(BBC) Two people have been arrested in India’s Bihar state after a group of men shaved the heads of two women as “punishment” for resisting rape.
The group, which included a local official, ambushed the mother and daughter in their home with the intent of raping them, police said.
When the women resisted, they assaulted them, shaved their heads and paraded them through the village.
Police say they are searching for five others involved in the incident.
“We were beaten with sticks very badly. I have injuries all over my body and my daughter also has some injuries,” the mother told the ANI news agency.
The women also said that their heads were shaved in front of the entire village.
‘There’s no fear of law’
Geeta Pandey, BBC News, Delhi
The attempted rape is a sexual crime, but the subsequent assault, tonsuring the women’s heads and parading them through the village is an assertion of male power in a community, deeply entrenched in patriarchy.
What is most worrisome is that the assaulting mob was led by a government official – an elected representative whose job is to look after the welfare of his people, not attack them.
The audacity of the crime shows how in parts of India there’s no fear of law.
To begin with, poor marginalised groups find it hard to even convince the police to lodge complaints. Then their cases are shoddily investigated and an overburdened slow-paced judicial system mean the powerful often get away with blue murder.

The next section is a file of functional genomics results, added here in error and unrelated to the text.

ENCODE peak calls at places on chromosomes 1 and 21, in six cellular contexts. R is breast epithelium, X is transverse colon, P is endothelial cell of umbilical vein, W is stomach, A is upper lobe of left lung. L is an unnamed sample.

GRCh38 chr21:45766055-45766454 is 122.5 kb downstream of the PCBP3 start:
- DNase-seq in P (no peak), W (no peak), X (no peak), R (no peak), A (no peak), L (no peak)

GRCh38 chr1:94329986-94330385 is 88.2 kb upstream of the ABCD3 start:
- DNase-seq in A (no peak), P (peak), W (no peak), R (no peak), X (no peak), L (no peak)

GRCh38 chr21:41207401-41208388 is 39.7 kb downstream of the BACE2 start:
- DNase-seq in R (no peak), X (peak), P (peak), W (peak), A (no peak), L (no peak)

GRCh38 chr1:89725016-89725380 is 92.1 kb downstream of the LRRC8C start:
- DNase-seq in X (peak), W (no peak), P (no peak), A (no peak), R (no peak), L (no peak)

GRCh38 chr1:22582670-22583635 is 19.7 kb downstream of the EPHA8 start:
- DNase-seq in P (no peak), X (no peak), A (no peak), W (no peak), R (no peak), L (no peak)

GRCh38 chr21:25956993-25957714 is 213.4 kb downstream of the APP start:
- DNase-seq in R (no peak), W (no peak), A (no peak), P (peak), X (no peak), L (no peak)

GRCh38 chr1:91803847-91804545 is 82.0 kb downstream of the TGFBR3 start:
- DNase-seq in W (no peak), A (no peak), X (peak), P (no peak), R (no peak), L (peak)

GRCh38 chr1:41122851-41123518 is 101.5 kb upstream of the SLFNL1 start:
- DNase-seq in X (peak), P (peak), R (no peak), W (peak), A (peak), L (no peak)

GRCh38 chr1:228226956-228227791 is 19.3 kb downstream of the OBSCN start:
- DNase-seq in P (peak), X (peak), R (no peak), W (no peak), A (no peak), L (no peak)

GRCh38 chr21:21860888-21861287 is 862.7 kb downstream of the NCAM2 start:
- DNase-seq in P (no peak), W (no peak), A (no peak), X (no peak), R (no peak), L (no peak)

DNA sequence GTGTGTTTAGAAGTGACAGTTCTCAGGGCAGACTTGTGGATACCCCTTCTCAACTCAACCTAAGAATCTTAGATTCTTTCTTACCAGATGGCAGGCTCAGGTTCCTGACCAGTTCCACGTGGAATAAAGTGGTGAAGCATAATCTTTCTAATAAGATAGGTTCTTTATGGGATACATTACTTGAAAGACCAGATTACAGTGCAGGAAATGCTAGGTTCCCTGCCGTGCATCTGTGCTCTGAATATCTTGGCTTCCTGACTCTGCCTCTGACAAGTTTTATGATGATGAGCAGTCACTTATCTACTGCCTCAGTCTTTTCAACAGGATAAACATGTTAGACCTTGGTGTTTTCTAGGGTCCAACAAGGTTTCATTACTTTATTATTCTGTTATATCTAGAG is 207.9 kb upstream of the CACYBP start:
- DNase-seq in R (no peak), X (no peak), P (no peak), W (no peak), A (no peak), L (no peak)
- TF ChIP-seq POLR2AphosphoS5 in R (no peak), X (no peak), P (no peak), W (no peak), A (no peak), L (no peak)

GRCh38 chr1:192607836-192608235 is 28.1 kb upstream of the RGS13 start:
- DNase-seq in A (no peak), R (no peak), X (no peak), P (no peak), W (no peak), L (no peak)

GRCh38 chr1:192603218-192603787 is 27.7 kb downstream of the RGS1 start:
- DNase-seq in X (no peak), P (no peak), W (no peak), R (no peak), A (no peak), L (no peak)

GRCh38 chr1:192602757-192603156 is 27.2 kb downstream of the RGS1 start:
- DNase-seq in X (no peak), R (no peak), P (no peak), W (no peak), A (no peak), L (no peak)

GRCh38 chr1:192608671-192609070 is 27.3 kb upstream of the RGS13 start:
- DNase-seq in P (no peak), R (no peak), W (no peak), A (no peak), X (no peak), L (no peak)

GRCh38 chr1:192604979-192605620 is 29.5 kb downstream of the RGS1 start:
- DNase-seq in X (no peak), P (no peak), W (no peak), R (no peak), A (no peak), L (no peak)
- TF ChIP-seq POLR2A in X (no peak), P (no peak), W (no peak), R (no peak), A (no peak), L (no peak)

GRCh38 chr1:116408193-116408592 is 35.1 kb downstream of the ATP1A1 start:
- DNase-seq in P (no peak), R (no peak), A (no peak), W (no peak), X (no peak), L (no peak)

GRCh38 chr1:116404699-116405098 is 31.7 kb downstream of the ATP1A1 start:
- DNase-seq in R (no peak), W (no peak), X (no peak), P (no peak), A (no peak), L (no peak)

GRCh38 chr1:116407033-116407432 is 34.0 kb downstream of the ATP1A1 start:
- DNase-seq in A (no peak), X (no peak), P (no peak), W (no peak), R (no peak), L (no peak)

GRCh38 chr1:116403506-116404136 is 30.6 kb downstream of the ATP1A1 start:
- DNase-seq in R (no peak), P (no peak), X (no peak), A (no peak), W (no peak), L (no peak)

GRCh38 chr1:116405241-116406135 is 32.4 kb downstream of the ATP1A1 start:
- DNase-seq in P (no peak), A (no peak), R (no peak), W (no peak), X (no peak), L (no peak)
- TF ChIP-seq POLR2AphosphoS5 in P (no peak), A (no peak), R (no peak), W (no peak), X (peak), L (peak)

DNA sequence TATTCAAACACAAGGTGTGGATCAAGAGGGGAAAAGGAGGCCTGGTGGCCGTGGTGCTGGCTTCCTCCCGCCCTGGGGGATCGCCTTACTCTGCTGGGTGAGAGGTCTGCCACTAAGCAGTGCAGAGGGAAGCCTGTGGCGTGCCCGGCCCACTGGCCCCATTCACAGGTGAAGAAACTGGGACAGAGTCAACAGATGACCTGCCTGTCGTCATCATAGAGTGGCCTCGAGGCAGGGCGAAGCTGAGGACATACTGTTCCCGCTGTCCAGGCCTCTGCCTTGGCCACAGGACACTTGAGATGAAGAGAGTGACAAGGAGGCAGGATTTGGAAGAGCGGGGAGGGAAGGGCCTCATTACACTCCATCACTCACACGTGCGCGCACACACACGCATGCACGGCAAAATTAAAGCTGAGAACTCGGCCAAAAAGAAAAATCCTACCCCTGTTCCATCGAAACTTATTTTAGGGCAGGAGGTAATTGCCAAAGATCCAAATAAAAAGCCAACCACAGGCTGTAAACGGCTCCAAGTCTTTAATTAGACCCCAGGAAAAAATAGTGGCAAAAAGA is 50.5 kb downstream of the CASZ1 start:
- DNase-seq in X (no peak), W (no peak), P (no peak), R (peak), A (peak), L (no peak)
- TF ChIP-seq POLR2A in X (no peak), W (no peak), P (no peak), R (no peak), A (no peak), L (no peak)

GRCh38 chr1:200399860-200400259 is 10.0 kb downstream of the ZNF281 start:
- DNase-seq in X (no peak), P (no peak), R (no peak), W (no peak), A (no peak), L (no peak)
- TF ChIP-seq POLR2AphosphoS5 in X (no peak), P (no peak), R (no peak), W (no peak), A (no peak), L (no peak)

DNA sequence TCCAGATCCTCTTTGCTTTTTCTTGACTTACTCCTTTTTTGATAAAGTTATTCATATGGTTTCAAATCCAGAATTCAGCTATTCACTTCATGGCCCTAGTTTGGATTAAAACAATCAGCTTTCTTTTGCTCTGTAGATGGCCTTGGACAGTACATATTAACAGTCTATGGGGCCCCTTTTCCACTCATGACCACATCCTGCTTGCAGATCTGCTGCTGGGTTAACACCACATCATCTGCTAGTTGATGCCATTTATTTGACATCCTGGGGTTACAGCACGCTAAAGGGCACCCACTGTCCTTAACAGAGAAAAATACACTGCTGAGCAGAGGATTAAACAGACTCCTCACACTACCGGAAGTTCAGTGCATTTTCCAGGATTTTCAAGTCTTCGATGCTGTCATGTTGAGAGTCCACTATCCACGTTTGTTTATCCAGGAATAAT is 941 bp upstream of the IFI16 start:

Public anger and outrage, that occurs every time a crime of this nature occurs, is short lived.
What is needed is much more consistent action from the authorities, bringing swift justice to the victims of such crimes and restoring the rule of law in remote rural areas of the country.
“Some men entered the victims’ home and tried to molest the daughter,” a police officer told local media, adding that her mother helped her fight off the men.
The state’s women commission has also condemned the incident, saying that “further action” will be taken.
This is not the first time such an incident has occurred in the state.
In April, a teenage girl was attacked with acid for resisting an attempted gang rape.
And a few months back, a woman in Bihar was assaulted, stripped and paraded naked through the village market.
Public outrage over sexual violence in India rose dramatically after the 2012 gang rape and murder of a student on a Delhi bus.
The issue became a political flashpoint again in 2018, after a string of high-profile attacks against children.
However incidents of rape and violence against women continue to be reported from across the country.